Wednesday, July 6, 2011

Bossing Myself Around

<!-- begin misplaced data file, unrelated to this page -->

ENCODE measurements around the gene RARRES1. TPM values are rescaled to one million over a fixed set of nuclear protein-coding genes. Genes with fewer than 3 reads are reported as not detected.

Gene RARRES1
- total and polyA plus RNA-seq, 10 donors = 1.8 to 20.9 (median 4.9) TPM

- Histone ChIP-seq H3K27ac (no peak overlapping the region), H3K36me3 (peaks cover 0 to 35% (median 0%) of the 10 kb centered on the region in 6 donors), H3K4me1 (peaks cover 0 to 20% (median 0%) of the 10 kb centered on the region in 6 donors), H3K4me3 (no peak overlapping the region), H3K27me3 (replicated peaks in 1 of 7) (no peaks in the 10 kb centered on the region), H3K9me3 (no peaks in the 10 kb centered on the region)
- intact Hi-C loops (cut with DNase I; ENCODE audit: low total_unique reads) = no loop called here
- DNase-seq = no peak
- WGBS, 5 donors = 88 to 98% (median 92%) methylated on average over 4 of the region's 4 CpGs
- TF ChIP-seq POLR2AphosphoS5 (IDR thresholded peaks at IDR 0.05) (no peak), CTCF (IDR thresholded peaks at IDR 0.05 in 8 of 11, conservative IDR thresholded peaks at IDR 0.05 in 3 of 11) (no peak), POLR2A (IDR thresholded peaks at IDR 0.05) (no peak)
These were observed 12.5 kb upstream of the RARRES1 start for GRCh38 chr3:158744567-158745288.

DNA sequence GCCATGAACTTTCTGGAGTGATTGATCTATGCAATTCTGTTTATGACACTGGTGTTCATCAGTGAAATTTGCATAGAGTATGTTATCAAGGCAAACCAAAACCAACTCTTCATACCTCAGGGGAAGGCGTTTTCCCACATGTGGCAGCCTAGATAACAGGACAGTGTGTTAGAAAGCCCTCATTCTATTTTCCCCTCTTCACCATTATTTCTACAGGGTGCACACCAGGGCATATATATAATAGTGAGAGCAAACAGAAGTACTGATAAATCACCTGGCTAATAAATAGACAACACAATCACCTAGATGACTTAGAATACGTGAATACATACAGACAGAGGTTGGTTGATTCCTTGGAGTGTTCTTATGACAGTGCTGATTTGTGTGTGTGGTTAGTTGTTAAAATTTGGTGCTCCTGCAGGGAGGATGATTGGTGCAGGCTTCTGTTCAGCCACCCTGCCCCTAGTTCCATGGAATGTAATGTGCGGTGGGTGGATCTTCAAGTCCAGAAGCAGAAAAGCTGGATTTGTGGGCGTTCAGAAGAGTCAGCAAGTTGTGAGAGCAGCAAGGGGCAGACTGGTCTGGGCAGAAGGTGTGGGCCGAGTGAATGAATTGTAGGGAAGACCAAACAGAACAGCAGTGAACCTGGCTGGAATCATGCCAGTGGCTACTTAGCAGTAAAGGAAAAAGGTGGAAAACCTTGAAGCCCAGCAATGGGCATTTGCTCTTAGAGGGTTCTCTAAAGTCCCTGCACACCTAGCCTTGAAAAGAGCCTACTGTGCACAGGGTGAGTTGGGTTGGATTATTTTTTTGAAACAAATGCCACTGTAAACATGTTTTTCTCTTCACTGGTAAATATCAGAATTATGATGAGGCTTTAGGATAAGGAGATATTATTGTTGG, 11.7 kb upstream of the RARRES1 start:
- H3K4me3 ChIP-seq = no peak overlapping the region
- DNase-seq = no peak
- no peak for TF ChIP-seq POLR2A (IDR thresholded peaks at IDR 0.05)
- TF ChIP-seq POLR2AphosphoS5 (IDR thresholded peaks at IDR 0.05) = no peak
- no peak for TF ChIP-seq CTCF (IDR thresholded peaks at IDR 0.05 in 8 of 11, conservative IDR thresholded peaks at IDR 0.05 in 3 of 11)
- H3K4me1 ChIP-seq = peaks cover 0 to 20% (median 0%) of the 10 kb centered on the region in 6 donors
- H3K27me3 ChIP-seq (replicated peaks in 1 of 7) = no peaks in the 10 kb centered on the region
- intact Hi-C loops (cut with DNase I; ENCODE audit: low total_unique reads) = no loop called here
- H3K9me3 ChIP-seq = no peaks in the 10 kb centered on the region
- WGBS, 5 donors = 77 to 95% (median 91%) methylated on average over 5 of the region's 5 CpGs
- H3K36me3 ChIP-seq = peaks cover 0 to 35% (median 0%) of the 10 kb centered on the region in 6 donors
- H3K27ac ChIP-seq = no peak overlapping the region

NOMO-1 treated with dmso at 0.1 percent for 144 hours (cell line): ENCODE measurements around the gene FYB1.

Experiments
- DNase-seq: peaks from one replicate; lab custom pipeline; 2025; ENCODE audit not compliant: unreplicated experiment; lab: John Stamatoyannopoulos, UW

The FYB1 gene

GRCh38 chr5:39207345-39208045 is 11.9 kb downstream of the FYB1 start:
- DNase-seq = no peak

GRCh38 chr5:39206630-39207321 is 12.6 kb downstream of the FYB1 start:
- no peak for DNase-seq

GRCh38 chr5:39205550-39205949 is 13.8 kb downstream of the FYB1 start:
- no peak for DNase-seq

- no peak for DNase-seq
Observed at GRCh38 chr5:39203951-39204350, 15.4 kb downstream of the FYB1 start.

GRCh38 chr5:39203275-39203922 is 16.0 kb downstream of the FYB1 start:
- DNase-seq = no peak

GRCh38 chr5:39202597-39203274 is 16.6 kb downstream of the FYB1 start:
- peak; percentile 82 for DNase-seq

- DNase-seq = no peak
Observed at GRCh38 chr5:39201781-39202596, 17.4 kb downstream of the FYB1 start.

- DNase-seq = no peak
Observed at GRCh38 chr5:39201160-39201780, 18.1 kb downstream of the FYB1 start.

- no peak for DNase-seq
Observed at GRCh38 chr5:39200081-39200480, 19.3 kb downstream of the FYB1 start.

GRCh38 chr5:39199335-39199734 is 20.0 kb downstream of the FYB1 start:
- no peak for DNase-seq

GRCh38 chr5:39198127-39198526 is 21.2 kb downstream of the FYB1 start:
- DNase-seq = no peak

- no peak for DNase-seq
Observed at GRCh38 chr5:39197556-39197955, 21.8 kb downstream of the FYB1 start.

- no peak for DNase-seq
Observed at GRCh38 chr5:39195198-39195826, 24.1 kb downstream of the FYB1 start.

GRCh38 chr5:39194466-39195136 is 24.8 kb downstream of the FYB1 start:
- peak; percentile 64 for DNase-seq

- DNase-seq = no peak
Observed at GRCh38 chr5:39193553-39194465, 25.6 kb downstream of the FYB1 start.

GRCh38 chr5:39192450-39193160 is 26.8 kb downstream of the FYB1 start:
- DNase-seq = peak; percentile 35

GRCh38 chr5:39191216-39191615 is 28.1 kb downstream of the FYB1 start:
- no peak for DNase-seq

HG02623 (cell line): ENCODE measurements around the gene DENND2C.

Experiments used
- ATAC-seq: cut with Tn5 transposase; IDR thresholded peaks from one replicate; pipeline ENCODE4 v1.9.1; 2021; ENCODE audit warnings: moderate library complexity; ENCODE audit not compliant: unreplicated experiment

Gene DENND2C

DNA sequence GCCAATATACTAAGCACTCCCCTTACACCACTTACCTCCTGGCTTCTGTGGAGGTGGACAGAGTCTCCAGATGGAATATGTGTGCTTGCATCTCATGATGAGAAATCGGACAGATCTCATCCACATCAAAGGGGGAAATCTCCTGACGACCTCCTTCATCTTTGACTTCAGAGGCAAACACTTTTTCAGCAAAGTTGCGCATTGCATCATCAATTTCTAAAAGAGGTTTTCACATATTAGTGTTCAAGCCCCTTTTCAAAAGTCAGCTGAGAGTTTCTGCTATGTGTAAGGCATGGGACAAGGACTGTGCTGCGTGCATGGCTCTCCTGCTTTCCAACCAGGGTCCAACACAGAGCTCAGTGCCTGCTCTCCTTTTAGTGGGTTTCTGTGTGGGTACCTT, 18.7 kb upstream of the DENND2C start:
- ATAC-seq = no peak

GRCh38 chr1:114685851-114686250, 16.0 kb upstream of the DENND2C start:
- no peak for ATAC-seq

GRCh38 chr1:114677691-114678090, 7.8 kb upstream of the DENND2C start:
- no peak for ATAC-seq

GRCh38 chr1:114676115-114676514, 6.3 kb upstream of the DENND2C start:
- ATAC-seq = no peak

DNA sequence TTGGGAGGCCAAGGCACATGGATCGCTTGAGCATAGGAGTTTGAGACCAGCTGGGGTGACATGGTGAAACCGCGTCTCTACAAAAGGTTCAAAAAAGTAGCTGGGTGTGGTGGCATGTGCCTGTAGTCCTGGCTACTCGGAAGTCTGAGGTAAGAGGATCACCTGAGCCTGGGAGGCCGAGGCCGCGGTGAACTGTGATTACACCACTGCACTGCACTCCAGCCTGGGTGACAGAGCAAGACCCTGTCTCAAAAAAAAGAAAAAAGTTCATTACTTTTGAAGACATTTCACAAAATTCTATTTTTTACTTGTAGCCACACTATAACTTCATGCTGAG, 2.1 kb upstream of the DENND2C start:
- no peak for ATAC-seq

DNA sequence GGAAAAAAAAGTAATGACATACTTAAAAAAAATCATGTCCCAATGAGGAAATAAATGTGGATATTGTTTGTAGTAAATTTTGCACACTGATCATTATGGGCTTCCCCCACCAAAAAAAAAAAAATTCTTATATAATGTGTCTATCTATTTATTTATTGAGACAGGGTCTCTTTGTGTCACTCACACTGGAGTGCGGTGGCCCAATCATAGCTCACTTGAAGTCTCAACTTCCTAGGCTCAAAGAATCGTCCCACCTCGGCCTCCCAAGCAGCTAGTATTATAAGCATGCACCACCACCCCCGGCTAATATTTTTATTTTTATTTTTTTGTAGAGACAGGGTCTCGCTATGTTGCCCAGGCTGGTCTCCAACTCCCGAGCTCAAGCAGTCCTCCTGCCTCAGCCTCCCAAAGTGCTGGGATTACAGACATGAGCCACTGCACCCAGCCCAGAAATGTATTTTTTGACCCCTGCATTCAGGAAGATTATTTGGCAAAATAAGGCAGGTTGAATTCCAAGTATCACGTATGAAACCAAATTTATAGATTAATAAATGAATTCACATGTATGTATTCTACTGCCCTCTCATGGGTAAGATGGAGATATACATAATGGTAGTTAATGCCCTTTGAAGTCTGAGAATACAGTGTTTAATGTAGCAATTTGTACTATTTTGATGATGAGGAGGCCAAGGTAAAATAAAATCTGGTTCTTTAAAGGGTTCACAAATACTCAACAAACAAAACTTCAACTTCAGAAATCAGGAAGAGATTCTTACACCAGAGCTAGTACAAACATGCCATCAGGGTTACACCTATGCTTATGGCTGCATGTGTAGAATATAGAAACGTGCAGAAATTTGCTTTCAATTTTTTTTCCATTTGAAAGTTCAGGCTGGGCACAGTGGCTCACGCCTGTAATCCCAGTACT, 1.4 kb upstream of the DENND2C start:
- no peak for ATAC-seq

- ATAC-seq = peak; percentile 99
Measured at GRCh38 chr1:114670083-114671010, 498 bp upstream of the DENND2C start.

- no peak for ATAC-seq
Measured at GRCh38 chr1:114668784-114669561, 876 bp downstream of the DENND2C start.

I tell myself to buckle down, to get to work, to stop messing around.  "Enough is enough!" I admonish.  I mentally cajole, lecture, and yell.  All to no avail.  I just won't listen.  There are all types and causes of writer's block and I guess unless you have physically lost the use of your hands, they are all psychological.  I am suffering from a motivational writer's block.  My story isn't going poorly, I'm not frustrated by my characters, I am just not writing despite my best efforts to force myself to do so.  Confused yet?  How can I both be the one telling myself to write and not writing?  Well, I'm confused too.  I am bossy.  Ask my husband.  Like bossy people the world over, I never thought I was bossy until presented with incontrovertible evidence (trust me), so now I am an admitted bossy boss.  However, the person who is most resistant to be bossed around by me is.... me.  It is so frustrating.  I am so frustrating.  Is this what it is like to have a teenager?  If the whining thus far was not clue enough, I did not write at the library yesterday.  I went to the library.  I read a book instead.  I then checked out a whole bagful and last night I read instead of writing again.  The good news is that I stumbled onto a really great series and read the first three books in one sitting.  The series revolves around the attendees of the Gallagher Academy for Exceptional Young Women, which is a boarding school for future spies.  So cool, right?  Well, it's even better than it sounds because author Ally Carter has managed to do what no writer has done for me since JK Rowling- create a world that I absolutely want to inhabit.  Just like I wished I could turn back the clock and be eleven again so that I could receive my acceptance letter to Hogwarts via owl post, I have a similar longing to be a Gallagher Girl.  This brings to mind something I maybe lost sight of a bit in the past few months- why I write.  I write because I love to read and I hope that my novels will make someone feel the way I do when I read a book I love.  And there are a lot of different great feelings there- it can just be an utter appreciation of the crafting of a story (Henry Neff's The Tapestry series or the recently read The Forest of Hands and Teeth by Carrie Ryan), the joy of truly fun adventure (all of Rick Riordan's books), awe (The Hunger Games trilogy), agonizing heartache (Bastard Out of Carolina is one blazing example), and so many more.  In short, I want to write and if I can't boss myself out of this motivational block, maybe I can read myself out of it because reminders of why I want to write are all around me.

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